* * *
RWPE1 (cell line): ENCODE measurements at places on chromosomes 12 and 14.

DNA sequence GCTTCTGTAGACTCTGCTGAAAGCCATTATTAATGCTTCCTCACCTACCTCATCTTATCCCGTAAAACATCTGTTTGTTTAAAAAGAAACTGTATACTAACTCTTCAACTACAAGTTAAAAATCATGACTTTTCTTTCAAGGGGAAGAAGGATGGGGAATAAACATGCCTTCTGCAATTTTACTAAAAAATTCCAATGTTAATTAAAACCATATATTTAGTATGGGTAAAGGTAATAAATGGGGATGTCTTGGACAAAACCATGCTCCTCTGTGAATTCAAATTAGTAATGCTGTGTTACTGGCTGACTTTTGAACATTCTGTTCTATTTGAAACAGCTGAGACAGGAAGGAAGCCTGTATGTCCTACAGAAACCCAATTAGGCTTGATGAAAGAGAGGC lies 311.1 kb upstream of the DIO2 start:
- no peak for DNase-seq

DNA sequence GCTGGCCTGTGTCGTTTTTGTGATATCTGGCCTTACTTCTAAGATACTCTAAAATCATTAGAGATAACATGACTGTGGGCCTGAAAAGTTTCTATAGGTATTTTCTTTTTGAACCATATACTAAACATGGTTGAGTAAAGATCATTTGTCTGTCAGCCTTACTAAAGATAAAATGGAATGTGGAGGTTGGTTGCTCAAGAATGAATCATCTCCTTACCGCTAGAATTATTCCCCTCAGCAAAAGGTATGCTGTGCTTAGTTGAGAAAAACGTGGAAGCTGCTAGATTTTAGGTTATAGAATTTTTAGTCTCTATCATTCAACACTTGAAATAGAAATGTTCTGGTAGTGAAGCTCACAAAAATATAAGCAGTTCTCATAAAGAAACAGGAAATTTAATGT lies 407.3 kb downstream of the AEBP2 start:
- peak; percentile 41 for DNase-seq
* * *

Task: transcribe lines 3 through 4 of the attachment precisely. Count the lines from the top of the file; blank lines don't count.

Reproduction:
- no peak for DNase-seq

DNA sequence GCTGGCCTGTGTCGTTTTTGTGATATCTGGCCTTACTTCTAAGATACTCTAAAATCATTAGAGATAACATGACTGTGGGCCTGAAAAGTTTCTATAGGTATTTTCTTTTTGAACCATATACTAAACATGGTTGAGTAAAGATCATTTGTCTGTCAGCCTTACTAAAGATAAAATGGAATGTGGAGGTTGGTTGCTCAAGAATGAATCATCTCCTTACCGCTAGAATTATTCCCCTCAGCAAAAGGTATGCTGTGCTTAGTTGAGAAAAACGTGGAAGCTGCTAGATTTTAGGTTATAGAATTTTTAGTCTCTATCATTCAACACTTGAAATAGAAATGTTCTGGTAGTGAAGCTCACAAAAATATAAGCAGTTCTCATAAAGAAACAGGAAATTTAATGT lies 407.3 kb downstream of the AEBP2 start: